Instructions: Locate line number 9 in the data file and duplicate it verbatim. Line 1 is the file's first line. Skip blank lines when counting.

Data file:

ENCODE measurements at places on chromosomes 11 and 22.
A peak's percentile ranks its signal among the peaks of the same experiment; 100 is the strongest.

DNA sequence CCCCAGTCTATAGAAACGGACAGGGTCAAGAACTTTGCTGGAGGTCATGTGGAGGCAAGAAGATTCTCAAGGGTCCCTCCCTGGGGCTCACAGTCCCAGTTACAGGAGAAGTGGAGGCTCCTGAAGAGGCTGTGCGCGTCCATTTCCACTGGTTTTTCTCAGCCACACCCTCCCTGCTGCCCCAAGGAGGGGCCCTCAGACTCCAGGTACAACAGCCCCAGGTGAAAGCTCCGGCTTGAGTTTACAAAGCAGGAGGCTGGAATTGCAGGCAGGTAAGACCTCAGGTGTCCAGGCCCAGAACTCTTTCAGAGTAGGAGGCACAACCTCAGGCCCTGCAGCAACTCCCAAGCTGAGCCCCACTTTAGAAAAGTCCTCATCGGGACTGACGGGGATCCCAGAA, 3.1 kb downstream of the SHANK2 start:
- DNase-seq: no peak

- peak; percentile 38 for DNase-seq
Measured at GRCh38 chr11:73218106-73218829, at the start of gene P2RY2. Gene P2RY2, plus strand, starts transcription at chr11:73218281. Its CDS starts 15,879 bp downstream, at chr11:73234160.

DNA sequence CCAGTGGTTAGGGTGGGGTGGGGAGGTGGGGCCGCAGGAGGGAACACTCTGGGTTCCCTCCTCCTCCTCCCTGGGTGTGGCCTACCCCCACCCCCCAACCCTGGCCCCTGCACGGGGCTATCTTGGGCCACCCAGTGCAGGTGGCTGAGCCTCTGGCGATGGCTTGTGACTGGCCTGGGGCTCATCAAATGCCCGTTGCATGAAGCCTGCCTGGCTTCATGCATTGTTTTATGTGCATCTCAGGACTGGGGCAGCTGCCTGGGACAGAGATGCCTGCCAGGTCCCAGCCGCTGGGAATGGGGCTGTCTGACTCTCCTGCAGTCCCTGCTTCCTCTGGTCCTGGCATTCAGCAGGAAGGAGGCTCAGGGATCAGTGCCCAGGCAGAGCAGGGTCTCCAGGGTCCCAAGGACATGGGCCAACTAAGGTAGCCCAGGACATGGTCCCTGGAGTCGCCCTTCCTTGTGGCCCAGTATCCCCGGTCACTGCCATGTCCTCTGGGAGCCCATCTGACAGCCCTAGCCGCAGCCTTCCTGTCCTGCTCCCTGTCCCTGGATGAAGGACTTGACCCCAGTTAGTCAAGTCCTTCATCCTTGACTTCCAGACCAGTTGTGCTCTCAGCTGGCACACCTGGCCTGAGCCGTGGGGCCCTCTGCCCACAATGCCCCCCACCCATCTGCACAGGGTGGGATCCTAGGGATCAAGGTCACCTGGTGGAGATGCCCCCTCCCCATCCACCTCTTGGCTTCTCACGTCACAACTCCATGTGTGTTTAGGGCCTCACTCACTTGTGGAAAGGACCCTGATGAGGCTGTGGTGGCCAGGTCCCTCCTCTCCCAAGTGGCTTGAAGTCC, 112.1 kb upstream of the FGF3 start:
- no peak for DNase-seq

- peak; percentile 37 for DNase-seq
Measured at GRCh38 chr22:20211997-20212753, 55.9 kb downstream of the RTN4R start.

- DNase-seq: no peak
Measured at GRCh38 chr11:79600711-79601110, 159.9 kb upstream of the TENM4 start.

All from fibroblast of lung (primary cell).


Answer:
- peak; percentile 37 for DNase-seq